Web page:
When you look at the broad spectrum of paddlers two user groups typically get overlooked by the Average Joe world of whitewater kayaking: little people and big people. Big paddlers typically just suck it up, paddling boats too big for any fun or cramming themselves into plastic torture devices for ten-minute sessions. Enter the WaveSport Super EZ, a jumbo playboat specially designed to round out the top end of WaveSport’s river play line.

WaveSport Super EZ Specs
Length: 7’
Width: 27”
Volume: 60 U.S. gal
Weight: 40 lbs
Standard Features:
F.A.T. 2.0 Outfitting
MSRP: $1,575 CAD

The WaveSport Super EZ has room to breathe

The Super EZ incorporates the new WaveSport F.A.T. 2.0 outfitting system (hey, who you callin’ F.A.T.?). With its carpeted seat, hip pads and thigh braces this system is easily adjustable by adding foam shims or with the turn of the supplied screwdriver. Tip: snap the screwdriver into the bungie cord holding the front pillar for on-river tweaking and pre-paddle bolt tightening leak prevention. The thigh braces are less aggressive than the ones found in the rest of the F.A.T. line-up leaving room for bigger legs, although even our largest paddlers considered swapping to the standard 2.0 thigh braces for more wrap around leg support. The adjustable bulkhead is clever and if you happen to be on the shorter side of tall, you might even get to foam it up a bit or wear your river shoes to reach.

There is so much foot room it’s silly. Designer Eric Jackson claims it will accommodate a 37-inch inseam, size 14 feet and 300 pounds. We couldn’t find anyone to confirm or deny it but the point is clear. This is a big paddler’s boat. Even the cockpit on the Super EZ is huge—a full 4 1/2 inches longer and almost 2 inches wider than other WaveSport boats. It’s possible to stretch a normal sprayskirt over it although we suggest doing yourself a favour and ordering one to fit—everybody makes one.

Telling the hull story

Different from the EZ and Big EZ, the planing surface on the Super EZ, Aces and Siren has been brought out closer to the edge, narrowing the width of the release chines. Just like boats designed for smaller paddlers and women specifically, having the optimum width is key to balance and edge control. In the case of the WaveSport Super EZ, Eric Jackson maintains its 7-foot length but brought it out another 11/2 inches wider than the Big EZ to provide a stable 27-inch platform.

The Super EZ’s seams or parting lines are nice and high above plenty of flare. The bow and stern maintain plenty of width and are incredibly rockered. Sitting next to any other playboat, the WaveSport Super EZ looks mammoth, yet on the river with a larger paddler inside, it rides perfectly normal.

Super EZ on the water

We had an interesting blend of paddlers in the WaveSport Super EZ ranging from a featherweight 175 to a respectable 230 pounds. The skill level and background was equally as varied with some old school displacement hull converts, freestyle paddlers and some all-river freeboaters—a cool cross section of the market. Interestingly, everyone’s first impression was that it was huge and they worried it would be too big, but that was only until they got on the river.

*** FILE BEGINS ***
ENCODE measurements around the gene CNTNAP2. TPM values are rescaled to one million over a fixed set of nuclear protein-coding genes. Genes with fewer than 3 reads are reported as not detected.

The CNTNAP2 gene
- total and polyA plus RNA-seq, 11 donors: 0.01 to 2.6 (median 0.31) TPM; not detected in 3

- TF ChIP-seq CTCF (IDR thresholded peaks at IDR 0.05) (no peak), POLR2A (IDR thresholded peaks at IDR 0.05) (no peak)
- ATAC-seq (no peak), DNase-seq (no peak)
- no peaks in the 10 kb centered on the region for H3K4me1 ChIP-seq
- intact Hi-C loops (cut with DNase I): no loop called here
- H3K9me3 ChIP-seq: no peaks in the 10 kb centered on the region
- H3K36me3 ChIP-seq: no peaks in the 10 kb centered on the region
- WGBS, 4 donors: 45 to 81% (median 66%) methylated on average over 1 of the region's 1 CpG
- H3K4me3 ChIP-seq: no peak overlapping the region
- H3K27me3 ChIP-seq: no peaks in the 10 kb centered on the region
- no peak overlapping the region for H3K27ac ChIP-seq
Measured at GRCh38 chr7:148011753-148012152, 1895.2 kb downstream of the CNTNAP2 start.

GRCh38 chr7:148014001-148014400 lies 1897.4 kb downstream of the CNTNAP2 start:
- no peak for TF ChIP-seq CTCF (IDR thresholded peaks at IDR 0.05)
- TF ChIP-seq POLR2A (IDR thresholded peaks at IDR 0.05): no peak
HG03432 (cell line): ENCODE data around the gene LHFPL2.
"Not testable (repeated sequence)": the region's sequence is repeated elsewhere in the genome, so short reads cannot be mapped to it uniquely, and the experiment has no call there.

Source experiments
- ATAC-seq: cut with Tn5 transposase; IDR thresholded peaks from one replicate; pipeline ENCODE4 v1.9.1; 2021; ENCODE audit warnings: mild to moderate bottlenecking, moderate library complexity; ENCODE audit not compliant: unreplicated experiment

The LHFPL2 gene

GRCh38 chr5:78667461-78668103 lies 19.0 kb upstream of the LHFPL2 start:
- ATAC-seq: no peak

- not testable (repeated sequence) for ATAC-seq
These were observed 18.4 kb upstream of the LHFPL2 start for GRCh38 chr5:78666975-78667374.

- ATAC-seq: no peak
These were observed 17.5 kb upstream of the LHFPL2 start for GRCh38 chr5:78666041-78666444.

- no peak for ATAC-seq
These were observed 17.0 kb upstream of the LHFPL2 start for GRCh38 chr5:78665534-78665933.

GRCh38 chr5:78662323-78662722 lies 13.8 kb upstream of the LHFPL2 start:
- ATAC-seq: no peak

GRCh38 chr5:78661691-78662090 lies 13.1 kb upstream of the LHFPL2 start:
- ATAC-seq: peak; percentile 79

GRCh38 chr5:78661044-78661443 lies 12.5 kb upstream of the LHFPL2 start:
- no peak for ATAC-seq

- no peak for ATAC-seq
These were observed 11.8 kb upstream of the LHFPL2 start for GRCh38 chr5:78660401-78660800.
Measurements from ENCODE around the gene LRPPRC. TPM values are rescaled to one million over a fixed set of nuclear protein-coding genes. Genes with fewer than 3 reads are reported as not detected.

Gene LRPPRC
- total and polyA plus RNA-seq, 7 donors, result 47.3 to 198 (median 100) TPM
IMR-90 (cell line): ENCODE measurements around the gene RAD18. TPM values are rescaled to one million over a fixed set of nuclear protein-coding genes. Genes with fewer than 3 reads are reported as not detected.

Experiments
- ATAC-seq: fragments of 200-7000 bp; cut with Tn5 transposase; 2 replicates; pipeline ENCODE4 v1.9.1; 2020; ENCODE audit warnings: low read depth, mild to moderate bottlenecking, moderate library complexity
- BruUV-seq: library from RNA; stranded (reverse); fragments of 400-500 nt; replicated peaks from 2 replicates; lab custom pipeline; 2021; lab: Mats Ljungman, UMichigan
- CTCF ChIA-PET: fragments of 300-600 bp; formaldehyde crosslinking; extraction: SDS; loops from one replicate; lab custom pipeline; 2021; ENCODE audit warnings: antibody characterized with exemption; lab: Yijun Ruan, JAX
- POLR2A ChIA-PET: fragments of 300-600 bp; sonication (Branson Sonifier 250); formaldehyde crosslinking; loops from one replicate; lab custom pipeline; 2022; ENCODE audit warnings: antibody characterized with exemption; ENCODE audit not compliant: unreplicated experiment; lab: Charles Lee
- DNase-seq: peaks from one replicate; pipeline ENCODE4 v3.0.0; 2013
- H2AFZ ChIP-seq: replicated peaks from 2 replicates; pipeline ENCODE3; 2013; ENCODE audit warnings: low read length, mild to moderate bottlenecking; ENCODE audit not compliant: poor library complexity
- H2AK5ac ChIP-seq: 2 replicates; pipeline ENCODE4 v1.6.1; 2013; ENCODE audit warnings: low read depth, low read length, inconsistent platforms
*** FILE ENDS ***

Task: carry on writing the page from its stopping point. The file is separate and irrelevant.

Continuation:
The most common first bit of feedback was that the Super EZ is confidence inspiring, predictable, super stable and comfy with room for a Pelican Case behind the seat. The bow and stern rest high and clear from the water for river running—this is where the Super EZ really shines.

Paddlers pulled off their cleanest lines in rapids where they said they are normally a little tentative. The high seam line or edge allowed them to cruise over otherwise small-boat-swallowing boils and not worry about the nose diving on ferries. Although no one can call a short boat fast, everyone was impressed by the speed of the WaveSport Super EZ. Most attributed the speed to floating higher out of the water than they have been used to. This floating rather than plowing sensation made the Super EZ feel very nimble and loose.

Person goes vertical in a WaveSport Super EZ whitewater kayak
Feature Photo: Rapid Staff

No matter how much you weigh it is worth borrowing a skirt and going for a rip in a Super EZ. Cruising off the tip of large waves it launches into the air and with such a large planing surface and friendly edges its an awesome flatspinner. When front surfing, the Super EZ does carve and although it’s 27 inches wide, transferring edges wasn’t an issue. Flatwater moves depends on weight; lighter paddlers (175 lbs) could still initiate and get vertical while heavier paddlers had the girth to stall and control the volume. Again it just looks and feels right.

Try the WaveSport Super EZ on for size

In the end, all our paddlers enjoyed the WaveSport Super EZ. Its river running capabilities opened their eyes to some of the challenges of paddling boats that have been too small for them. There is plenty of room and buoyancy in the Super EZ to wear shoes and carry a lunch and video camera. The built-to-proportion outfitting is ideal for large paddlers, and we think they enjoyed having to pad it out a bit. For once, big paddlers can watch others rip in smaller boats like the EZ or Big EZ and expect the Super EZ to perform the same for them.

This article was first published in the Fall 2002 issue of Rapid Magazine. Subscribe to Paddling Magazine’s print and digital editions, or browse the archives.


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